There are so many variables to figure out why your baby won’t take a bottle. I’ve been there, done that, and sooooo happy to be passed it! Does your breastmilk ever have a funny smell to it? If so, keep reading, if not, be sure to check out my post on other ways to get your baby to take a bottle! Sometimes my breastmilk would smell different. Almost like it was spoiled but I knew it wasn’t because it was consistent in some of my other frozen breastmilk bags. After doing some research, this unpleasant smell is caused from “lipase” in the breast milk. This is normal and not harmful to the baby. Some mamas have a higher lipase activity and this could be a possible reason your breastfed baby is not taking a bottle.
Lipase is an enzyme that is a beneficial component in breast milk. It helps emulsify fat, making breast milk easier for babies to digest. When lipase activity is high, the fat gets broken down too quickly, making milk taste and smell different. The change to the milk happens within a few hours of pumping, and sometimes takes a day or so. The enzyme stays active in cold temperatures, so freezing your milk immediately after pumping doesn’t help.
Some mamas are more susceptible to higher lipase activity than others. The difference in taste and smell may bother some babies and it might not. However, if your baby isn’t taking the bottle and you’ve noticed a funky smell, this could be the problem. When I was trying to get my baby used to the bottle, I used freshly pumped milk, to avoid any variables other than the bottle for baby to get used to it. My baby now takes the bottle with no problem and also takes all of my frozen milk!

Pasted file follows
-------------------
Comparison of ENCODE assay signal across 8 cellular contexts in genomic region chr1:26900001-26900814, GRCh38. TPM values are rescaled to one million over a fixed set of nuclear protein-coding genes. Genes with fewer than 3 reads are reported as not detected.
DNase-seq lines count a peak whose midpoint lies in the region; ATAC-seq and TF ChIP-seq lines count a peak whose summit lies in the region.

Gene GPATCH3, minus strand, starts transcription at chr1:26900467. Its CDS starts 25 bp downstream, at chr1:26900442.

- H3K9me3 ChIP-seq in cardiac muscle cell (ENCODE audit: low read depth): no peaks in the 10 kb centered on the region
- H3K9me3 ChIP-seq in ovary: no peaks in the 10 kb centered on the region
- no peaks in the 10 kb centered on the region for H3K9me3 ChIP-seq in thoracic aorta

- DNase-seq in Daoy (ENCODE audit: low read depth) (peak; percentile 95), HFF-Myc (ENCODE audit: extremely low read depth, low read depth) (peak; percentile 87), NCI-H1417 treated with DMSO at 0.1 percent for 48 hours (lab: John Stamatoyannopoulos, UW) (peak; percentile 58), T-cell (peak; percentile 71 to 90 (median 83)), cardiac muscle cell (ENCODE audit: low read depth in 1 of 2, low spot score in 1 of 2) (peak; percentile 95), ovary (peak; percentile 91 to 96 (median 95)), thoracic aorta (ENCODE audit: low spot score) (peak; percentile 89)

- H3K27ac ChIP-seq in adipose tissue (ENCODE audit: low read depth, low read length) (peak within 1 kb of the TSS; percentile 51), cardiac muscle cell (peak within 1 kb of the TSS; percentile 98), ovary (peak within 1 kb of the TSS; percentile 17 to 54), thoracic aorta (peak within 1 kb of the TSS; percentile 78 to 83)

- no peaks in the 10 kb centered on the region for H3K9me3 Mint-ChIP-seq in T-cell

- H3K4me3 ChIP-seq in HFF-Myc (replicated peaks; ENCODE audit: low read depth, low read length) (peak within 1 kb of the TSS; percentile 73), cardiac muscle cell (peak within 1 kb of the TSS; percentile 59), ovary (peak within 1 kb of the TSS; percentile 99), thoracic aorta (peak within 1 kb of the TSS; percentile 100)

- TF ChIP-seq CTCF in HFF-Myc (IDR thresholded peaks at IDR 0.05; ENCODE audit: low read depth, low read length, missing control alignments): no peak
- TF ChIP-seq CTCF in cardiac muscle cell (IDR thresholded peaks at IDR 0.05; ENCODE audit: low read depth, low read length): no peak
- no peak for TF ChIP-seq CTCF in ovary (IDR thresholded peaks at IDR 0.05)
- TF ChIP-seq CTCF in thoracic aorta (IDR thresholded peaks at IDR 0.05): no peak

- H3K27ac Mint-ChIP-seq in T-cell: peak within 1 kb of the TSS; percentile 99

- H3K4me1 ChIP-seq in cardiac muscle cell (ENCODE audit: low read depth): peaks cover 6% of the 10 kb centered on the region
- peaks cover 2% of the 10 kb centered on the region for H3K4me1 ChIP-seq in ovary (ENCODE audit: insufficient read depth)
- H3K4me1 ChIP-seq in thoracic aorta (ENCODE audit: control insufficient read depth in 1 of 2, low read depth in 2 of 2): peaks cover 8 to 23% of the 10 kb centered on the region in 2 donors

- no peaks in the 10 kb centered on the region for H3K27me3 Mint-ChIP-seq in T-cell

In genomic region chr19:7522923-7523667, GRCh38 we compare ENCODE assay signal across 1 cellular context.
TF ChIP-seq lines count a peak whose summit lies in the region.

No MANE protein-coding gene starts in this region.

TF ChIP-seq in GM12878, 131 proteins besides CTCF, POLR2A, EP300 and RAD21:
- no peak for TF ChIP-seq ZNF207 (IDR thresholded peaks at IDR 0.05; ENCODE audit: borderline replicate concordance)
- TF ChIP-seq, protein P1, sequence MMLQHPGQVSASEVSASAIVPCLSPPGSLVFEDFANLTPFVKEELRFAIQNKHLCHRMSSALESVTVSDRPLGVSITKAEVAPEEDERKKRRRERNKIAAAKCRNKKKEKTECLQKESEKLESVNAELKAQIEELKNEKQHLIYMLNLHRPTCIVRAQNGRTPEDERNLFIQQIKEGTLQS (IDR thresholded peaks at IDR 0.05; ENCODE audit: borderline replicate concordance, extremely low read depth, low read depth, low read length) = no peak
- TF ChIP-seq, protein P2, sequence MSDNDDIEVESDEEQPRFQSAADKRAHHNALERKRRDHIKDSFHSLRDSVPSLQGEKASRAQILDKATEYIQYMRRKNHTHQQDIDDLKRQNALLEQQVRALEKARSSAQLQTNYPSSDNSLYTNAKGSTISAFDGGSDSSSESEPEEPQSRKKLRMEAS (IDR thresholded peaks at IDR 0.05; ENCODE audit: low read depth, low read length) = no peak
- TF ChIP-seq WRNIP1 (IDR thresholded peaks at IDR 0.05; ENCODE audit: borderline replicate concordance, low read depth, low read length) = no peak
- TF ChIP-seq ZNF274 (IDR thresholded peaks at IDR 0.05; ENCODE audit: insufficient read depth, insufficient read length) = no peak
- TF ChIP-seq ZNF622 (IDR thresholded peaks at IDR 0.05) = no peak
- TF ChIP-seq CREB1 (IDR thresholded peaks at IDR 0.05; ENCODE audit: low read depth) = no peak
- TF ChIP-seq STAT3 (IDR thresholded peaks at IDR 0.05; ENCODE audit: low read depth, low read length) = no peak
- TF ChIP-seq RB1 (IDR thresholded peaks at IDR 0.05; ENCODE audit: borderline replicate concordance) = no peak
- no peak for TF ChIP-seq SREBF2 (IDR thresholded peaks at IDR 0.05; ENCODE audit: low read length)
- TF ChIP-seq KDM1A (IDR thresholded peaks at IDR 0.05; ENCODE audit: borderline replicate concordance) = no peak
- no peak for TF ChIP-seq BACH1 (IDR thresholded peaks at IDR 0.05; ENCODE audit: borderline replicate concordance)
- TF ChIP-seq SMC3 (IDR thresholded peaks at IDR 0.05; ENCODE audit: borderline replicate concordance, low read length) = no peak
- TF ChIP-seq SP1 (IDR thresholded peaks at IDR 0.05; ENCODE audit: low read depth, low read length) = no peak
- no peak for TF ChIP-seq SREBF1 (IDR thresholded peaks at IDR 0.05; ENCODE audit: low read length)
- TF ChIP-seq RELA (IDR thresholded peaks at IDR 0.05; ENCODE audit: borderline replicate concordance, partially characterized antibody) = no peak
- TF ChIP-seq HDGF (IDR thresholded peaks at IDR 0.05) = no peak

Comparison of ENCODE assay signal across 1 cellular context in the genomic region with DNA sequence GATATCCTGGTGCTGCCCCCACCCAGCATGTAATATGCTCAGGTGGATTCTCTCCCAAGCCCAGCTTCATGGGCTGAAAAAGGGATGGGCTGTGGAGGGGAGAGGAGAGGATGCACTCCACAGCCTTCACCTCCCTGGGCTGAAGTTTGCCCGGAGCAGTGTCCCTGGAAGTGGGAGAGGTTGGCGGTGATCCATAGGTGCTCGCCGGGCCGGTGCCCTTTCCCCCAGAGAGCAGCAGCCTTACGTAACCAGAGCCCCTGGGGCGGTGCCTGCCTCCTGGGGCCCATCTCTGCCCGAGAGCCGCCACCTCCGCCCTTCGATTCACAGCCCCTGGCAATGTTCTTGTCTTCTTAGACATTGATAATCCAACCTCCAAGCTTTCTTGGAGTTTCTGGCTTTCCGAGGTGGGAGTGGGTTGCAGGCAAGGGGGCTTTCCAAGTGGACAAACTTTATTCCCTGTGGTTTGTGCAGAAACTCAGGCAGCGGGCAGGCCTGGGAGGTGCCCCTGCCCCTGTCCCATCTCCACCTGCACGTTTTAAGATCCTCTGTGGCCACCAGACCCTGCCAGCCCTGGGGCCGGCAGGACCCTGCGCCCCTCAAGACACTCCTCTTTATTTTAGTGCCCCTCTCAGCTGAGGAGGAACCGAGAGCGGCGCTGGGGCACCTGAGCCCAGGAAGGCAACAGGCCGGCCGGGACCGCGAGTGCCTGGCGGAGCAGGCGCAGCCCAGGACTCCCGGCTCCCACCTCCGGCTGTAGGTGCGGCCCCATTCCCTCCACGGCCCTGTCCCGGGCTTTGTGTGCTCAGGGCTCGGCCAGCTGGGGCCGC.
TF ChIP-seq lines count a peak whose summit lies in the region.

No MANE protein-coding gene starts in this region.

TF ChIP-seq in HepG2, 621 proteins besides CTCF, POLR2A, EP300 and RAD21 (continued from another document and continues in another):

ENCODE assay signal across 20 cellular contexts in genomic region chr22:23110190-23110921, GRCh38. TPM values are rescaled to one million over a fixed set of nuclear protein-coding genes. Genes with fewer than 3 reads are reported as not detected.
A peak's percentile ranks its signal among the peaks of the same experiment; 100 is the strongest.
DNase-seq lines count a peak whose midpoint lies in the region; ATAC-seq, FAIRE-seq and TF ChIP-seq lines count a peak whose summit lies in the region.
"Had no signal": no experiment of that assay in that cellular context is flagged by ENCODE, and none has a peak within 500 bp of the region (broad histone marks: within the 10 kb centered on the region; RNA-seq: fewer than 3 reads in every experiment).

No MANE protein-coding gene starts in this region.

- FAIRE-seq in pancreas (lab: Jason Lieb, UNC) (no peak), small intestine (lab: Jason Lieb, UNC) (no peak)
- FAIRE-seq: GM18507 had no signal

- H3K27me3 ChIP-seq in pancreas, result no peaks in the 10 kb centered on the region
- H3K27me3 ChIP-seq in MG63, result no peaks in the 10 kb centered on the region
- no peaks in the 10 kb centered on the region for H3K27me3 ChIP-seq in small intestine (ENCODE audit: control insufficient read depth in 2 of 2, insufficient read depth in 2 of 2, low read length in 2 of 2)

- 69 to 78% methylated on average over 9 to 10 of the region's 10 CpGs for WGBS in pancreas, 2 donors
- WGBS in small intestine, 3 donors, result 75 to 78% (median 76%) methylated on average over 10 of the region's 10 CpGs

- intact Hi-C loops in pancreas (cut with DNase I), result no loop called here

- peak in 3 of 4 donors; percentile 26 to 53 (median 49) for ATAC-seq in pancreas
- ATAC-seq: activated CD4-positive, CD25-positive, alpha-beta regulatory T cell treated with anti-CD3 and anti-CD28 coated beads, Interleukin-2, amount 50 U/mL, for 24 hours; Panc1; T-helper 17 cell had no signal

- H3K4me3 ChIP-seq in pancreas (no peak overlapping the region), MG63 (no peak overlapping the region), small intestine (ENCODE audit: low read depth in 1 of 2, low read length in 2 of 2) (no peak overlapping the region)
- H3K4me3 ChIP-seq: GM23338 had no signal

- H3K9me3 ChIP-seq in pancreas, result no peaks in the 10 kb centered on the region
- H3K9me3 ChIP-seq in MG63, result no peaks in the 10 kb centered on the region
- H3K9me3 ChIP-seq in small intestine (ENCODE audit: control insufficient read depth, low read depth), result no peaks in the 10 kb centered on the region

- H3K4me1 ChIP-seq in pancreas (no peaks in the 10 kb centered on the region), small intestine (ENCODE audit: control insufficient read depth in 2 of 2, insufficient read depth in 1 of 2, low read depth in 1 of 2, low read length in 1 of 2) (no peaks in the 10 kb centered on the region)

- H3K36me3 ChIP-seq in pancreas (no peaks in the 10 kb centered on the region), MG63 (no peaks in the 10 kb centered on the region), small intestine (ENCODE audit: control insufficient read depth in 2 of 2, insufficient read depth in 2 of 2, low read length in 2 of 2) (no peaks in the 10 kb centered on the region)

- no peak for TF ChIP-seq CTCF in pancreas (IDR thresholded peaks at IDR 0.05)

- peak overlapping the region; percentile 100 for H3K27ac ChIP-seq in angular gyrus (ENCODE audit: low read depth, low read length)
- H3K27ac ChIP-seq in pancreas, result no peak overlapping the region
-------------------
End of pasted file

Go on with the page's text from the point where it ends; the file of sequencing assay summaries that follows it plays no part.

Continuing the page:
If you think you are one of the mamas that produces higher lipase activity and do smell that unpleasant smell there is a way to avoid it. You can scald your expressed milk effectively, which deactivates lipase, preventing rapid breakdown of fat that leads to the smell. I’ve never had to do this but here is how to do it.
How to scald your breast milk:
- Put expressed milk in clean pot.
- Heat milk until approximately 180 F. Milk will have little bubbles appear around the edge of the pot. Do not let milk come to full boil, or you will risk destroying some of the good nutrients in the milk.
- Cool milk fully before refrigerating, freezing, or giving to you baby.
Hopefully you found this helpful, I’m a research junky so when my baby wasn’t taking a bottle I searched for anything and everything to figure out what the problem was!